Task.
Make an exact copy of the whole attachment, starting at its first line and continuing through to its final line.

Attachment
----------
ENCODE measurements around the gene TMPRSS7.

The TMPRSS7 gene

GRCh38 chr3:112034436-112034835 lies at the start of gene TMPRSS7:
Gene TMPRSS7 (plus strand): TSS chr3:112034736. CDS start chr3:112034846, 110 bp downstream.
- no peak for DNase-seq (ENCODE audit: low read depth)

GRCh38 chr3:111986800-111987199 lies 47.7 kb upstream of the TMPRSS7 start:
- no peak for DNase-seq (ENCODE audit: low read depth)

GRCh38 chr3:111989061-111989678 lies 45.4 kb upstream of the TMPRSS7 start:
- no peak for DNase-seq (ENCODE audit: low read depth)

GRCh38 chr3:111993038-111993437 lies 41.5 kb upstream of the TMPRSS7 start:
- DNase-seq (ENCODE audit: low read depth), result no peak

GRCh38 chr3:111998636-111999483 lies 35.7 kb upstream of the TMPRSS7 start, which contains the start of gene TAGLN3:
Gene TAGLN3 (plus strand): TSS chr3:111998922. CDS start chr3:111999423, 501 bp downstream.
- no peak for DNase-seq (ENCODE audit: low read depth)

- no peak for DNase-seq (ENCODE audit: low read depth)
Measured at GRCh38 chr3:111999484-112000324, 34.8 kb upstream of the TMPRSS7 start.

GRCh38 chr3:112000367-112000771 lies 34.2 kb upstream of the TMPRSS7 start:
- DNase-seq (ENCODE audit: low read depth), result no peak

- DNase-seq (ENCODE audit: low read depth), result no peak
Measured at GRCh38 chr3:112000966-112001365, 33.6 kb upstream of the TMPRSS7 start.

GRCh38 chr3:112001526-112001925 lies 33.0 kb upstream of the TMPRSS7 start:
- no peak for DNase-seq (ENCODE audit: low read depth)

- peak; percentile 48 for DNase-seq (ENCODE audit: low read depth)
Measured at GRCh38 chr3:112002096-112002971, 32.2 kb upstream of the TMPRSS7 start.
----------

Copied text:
ENCODE measurements around the gene TMPRSS7.

The TMPRSS7 gene

GRCh38 chr3:112034436-112034835 lies at the start of gene TMPRSS7:
Gene TMPRSS7 (plus strand): TSS chr3:112034736. CDS start chr3:112034846, 110 bp downstream.
- no peak for DNase-seq (ENCODE audit: low read depth)

GRCh38 chr3:111986800-111987199 lies 47.7 kb upstream of the TMPRSS7 start:
- no peak for DNase-seq (ENCODE audit: low read depth)

GRCh38 chr3:111989061-111989678 lies 45.4 kb upstream of the TMPRSS7 start:
- no peak for DNase-seq (ENCODE audit: low read depth)

GRCh38 chr3:111993038-111993437 lies 41.5 kb upstream of the TMPRSS7 start:
- DNase-seq (ENCODE audit: low read depth), result no peak

GRCh38 chr3:111998636-111999483 lies 35.7 kb upstream of the TMPRSS7 start, which contains the start of gene TAGLN3:
Gene TAGLN3 (plus strand): TSS chr3:111998922. CDS start chr3:111999423, 501 bp downstream.
- no peak for DNase-seq (ENCODE audit: low read depth)

- no peak for DNase-seq (ENCODE audit: low read depth)
Measured at GRCh38 chr3:111999484-112000324, 34.8 kb upstream of the TMPRSS7 start.

GRCh38 chr3:112000367-112000771 lies 34.2 kb upstream of the TMPRSS7 start:
- DNase-seq (ENCODE audit: low read depth), result no peak

- DNase-seq (ENCODE audit: low read depth), result no peak
Measured at GRCh38 chr3:112000966-112001365, 33.6 kb upstream of the TMPRSS7 start.

GRCh38 chr3:112001526-112001925 lies 33.0 kb upstream of the TMPRSS7 start:
- no peak for DNase-seq (ENCODE audit: low read depth)

- peak; percentile 48 for DNase-seq (ENCODE audit: low read depth)
Measured at GRCh38 chr3:112002096-112002971, 32.2 kb upstream of the TMPRSS7 start.